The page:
I always suspect that it's jealousy, that the lowliest screenwriter can do things that the president of a studio can't - come up with new worlds, bring characters to life, share imagination. It's probably also just a simple irritation at the fact that creatives have demands and they fight against the wisdom of marketing and they try to make good movies instead of saleable movies.


Which puts Pixar where exactly? A few hundred miles north of Hollywood.
posted by philip-random at 11:51 AM on June 8, 2012 [1 favorite]


I've not seen the thing, but I'm guessing that 90% of it's problems lie outside of the actual movie. - Artw (with right answer on J.C.)

As for Lilo and Stitch, off the top of my head, I don't believe it should fall into the category at all. Nani was already in the relationship. It was an extension or continuation of a pre-existing element of the character.

The only thing that has me worried about Brave was the change midway through production of the director position. From what I've gleamed, and not a lot of it has been aired to the public, was that there was a major disagreement on certain focuses in the movie. The guy who took over I'd expect will deliver a very precise/perfect representation of the world of Brave (he's a Scotland and weapon/armor fanatic), I just don't know how well he will deliver on the story and characters. It will really offer up a prime example of how much of a Pixar product is the director or the studio (who follows the rules the most?).
posted by Atreides at 11:53 AM on June 8, 2012


Is anyone else here terribly unexcited about Brave?

I have a strong feeling it's going to get the old "movies about chicks are inherently less good than movies that aren't about chicks" treatment. It could be better than Wall-E, but people will see it as less than simply because it has a female protagonist/"is for girls". Brave would have to be Citizen Kane to be considered "another Wall-E".
posted by Sara C. at 11:57 AM on June 8, 2012 [4 favorites]


As for Lilo and Stitch, off the top of my head, I don't believe it should fall into the category at all. Nani was already in the relationship. It was an extension or continuation of a pre-existing element of the character.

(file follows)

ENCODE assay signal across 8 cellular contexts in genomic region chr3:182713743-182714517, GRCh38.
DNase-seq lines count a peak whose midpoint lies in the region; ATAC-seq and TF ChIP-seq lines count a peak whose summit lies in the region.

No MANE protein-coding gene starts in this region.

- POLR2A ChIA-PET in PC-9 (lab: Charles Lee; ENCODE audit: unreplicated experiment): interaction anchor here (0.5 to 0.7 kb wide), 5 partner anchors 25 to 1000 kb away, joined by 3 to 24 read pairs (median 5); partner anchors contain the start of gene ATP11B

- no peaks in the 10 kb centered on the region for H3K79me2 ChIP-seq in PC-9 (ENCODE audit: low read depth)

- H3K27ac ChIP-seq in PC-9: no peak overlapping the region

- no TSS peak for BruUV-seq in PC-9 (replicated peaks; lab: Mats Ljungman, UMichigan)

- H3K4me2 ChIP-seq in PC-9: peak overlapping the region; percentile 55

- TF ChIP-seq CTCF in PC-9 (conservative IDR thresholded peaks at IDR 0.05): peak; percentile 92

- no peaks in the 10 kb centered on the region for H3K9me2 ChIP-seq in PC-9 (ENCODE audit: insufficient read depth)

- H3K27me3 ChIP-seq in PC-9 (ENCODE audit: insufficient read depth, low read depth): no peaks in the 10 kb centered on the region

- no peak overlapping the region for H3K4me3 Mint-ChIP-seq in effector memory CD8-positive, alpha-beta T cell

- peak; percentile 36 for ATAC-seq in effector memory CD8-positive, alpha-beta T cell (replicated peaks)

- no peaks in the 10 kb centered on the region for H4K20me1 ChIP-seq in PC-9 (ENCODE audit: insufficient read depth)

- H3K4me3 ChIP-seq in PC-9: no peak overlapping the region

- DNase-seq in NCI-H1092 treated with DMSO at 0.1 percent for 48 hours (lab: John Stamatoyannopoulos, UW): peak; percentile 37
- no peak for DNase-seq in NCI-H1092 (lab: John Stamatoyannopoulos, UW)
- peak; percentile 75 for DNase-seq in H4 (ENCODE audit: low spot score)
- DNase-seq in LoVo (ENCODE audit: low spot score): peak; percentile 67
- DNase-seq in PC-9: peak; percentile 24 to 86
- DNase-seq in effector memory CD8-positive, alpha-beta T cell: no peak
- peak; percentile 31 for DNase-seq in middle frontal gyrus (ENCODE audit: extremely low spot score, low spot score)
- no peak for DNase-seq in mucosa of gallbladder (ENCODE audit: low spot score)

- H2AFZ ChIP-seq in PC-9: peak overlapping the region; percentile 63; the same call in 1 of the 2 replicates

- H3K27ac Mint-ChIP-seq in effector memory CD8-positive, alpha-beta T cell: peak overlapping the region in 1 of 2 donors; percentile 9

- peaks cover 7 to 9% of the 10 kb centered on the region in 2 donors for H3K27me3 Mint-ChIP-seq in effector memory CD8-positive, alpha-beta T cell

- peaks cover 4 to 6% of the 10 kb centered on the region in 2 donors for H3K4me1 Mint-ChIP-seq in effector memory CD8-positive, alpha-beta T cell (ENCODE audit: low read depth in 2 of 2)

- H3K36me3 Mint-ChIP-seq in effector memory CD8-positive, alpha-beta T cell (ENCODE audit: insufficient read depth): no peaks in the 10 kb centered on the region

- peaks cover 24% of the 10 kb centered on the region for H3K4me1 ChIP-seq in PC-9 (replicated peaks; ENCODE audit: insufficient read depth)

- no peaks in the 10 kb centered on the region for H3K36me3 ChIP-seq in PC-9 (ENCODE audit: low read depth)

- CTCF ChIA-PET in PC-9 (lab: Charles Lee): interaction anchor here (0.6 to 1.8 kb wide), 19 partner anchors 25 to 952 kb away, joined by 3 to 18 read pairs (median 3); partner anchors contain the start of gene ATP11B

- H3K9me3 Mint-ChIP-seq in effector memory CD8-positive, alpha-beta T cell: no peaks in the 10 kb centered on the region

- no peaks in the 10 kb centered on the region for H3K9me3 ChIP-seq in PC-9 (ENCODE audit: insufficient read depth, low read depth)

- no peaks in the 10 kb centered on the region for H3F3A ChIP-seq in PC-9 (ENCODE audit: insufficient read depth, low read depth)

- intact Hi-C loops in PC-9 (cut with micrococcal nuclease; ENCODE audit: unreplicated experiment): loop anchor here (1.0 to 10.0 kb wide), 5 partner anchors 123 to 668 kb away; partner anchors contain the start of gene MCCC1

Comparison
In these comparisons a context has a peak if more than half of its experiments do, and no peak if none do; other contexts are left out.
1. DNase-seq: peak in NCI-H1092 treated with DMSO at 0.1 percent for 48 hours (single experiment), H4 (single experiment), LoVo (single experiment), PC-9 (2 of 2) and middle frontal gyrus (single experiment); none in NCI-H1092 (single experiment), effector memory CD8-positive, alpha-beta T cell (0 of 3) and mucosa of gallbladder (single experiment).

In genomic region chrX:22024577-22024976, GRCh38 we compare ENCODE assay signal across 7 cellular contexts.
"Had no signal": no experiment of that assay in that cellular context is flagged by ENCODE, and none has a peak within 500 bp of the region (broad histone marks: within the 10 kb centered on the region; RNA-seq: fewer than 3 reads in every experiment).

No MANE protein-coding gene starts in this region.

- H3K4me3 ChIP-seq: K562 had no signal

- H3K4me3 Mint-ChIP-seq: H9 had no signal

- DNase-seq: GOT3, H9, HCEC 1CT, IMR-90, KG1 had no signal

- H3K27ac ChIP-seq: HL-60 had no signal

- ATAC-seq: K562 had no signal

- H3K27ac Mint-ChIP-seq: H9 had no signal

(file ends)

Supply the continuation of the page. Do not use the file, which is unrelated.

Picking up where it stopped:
I can actually correct this as I recently bought my daughter Lilo and Stitch, and have seen it several times in the past two weeks -- rediscovering just how fun of a movie it is (and how fantastic the design is). Nani is not dating David — she doesn't have the time, what with the problems with Lilo and the man from Child Protection Services. When David asks Nani to date him she says she's too busy and maybe later.
posted by papercake at 12:00 PM on June 8, 2012 [4 favorites]


> Brave would have to be Citizen Kane to be considered "another Wall-E".

If they would give me a Red Sonja that was objectively as good as the first Conan I would fall all over myself loving it.
posted by jfuller at 12:04 PM on June 8, 2012


So what happened to John Carter? Surely Andrew Stanton knew all Pixar's storytelling dope. I'm sure the rules don't just apply to toons.

Andrew Stantn said in some interviews, he essentially had some issues which are a lot easier to correct when all of your actors, props and sets are virtual. There were times where he came up with better ideas, but there wasn't the budget for re-shoots, so he essentially had to make do with what he shot. He may be able to fudge a bit in post-production with CGI, but not to the degree you can at Pixar where you can tear it all down and start over if it isn't working.
posted by Badgermann at 12:21 PM on June 8, 2012


Did you see John Carter?

It was no WALL-E but it was a damn fun movie. My wife and I had both had a blast with it. The movie worked, overall, because it had the right tone. It was never too self-serious, but it wasn't a joke.

It delivered exactly what I want in a ridiculous, sci-fi action-adventure movie.
posted by Tevin at 12:25 PM on June 8, 2012 [2 favorites]


John Carter suffered from a problem Stanton couldn't addressed: It's the ur-text of most modern science fuction. Everything about it has been so thoroughly picked over that the whole film felt unsurprising and cliched, when, in fact, when it was created, they were monumental.

Stanton's problem is that he loves John Carter, and gave us John Carter. Our problem is that we have already seen that film a million times.

Sort of. His Mars looked unlike anything ever put on film before. It really is a smashing film to look at.
posted by Bunny Ultramod at 12:30 PM on June 8, 2012 [9 favorites]


I wasn't captivated by the film (it seemed just a repetition of the messages of TS2), but that scene... I remember thinking that those crazy Pixar bastards might just go through with it. It would have been a bold, bold choice, and one that was keeping with the themes of the movie.

I actually thought for a moment that the toys would be melted down and would somehow end up as tires or some other part on Andy's car.
posted by sprezzy at 12:35 PM on June 8, 2012


I actually thought for a moment that the toys would be melted down

Me too. The thing is, even the slightest bit of meta-textual contemplation will reveal that of course the entire cast of Toy Story isn't going to get burned in an incinerator, which is what someone upthread was complaining about. But that moment is effective because they so thoroughly sell the idea that the characters now believe they're going to die.